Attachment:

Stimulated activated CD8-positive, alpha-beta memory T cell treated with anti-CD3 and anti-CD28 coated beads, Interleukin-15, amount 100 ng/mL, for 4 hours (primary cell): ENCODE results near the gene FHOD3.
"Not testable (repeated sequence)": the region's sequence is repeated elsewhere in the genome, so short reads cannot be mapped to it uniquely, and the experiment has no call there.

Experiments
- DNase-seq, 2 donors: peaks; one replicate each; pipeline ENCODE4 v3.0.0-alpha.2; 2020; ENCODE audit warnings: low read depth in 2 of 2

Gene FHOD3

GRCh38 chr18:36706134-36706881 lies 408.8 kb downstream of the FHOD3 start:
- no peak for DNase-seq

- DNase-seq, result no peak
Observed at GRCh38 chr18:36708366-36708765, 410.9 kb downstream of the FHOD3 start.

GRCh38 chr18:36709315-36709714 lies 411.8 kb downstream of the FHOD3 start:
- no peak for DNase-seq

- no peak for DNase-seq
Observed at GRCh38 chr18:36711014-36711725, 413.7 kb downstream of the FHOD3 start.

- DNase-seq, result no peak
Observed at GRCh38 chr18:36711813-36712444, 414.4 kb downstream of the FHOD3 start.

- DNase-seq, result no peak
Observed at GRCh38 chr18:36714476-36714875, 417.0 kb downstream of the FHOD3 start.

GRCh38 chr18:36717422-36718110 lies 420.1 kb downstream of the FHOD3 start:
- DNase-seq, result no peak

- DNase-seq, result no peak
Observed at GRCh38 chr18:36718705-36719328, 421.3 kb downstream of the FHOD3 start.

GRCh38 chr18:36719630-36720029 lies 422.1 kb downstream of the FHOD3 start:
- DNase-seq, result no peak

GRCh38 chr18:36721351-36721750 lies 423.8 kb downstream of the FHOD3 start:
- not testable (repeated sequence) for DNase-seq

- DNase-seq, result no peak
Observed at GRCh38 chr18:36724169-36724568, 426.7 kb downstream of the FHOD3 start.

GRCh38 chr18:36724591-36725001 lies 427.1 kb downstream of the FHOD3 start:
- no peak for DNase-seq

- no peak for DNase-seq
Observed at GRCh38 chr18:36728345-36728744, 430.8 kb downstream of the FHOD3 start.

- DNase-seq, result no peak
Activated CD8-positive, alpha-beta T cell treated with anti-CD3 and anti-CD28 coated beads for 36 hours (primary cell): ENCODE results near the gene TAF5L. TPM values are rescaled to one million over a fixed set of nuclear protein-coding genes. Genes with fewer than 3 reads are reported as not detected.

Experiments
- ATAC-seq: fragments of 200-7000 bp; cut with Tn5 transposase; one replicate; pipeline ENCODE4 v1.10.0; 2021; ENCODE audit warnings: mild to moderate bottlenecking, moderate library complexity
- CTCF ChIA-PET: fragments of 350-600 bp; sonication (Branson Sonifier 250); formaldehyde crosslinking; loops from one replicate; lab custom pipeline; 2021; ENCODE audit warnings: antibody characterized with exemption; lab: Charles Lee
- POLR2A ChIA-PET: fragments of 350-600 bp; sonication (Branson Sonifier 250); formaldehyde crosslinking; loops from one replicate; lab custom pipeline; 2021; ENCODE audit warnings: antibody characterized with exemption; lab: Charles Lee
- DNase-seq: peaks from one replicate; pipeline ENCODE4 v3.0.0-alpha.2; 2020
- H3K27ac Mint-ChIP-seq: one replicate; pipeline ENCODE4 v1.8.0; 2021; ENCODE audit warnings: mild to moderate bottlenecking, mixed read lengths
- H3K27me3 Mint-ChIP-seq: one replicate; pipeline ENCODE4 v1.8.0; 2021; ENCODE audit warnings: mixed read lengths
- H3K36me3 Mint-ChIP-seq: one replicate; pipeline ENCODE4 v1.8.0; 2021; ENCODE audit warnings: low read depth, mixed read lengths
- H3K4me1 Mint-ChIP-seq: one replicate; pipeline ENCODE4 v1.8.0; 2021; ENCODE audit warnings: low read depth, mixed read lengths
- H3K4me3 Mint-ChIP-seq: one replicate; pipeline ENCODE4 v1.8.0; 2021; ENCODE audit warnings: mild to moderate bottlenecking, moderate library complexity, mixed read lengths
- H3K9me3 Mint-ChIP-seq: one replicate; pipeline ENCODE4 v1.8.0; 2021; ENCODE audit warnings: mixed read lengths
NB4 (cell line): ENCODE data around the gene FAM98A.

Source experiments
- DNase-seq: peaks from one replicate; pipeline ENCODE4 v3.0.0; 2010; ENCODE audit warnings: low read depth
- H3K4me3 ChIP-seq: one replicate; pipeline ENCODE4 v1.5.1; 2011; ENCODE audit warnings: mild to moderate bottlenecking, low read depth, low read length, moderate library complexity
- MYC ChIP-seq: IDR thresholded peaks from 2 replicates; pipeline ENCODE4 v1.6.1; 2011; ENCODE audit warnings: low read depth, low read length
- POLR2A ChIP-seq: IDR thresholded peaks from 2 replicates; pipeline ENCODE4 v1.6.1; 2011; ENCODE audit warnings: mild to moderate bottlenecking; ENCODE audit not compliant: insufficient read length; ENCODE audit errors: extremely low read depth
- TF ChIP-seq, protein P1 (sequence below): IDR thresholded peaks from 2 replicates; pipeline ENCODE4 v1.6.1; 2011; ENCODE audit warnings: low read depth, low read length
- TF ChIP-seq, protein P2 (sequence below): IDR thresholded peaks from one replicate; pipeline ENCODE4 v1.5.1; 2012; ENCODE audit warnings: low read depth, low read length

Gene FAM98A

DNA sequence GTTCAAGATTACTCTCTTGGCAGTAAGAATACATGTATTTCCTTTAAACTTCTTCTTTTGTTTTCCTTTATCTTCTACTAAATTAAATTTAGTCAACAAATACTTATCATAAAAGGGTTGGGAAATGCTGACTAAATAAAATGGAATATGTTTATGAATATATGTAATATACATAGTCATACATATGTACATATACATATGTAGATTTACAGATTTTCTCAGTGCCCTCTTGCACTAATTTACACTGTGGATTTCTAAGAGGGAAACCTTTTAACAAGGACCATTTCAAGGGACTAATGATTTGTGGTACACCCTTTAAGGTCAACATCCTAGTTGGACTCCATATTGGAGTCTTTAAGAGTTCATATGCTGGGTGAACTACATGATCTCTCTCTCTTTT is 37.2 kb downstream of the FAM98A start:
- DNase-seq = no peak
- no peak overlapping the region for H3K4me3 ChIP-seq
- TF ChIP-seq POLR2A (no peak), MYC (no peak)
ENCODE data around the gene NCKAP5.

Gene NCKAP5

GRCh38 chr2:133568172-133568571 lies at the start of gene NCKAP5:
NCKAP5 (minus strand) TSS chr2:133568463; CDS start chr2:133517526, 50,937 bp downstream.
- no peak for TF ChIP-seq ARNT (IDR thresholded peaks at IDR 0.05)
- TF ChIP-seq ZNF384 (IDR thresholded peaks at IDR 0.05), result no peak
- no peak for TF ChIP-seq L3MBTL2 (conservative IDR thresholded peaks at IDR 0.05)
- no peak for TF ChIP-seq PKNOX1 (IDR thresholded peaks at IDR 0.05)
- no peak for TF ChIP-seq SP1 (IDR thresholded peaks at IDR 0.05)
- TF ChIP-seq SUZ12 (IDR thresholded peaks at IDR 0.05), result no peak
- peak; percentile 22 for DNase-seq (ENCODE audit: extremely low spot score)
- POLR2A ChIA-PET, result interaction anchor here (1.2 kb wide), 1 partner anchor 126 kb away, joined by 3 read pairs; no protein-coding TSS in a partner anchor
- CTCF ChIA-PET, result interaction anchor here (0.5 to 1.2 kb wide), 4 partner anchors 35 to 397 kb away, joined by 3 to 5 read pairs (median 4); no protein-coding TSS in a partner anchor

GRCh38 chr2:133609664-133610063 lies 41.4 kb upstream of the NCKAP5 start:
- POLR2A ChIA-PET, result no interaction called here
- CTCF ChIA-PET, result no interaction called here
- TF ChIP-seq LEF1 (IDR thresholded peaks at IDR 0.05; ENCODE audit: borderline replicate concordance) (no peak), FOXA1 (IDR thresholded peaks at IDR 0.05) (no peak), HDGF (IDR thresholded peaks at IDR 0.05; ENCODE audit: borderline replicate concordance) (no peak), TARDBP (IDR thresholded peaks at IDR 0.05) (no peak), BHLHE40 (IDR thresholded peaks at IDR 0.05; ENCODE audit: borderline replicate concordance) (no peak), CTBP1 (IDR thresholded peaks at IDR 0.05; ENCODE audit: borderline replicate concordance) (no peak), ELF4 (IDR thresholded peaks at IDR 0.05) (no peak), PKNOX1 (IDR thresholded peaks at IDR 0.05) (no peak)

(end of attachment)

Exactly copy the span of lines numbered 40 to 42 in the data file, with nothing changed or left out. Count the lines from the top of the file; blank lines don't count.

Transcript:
- H3K27me3 Mint-ChIP-seq: one replicate; pipeline ENCODE4 v1.8.0; 2021; ENCODE audit warnings: mixed read lengths
- H3K36me3 Mint-ChIP-seq: one replicate; pipeline ENCODE4 v1.8.0; 2021; ENCODE audit warnings: low read depth, mixed read lengths
- H3K4me1 Mint-ChIP-seq: one replicate; pipeline ENCODE4 v1.8.0; 2021; ENCODE audit warnings: low read depth, mixed read lengths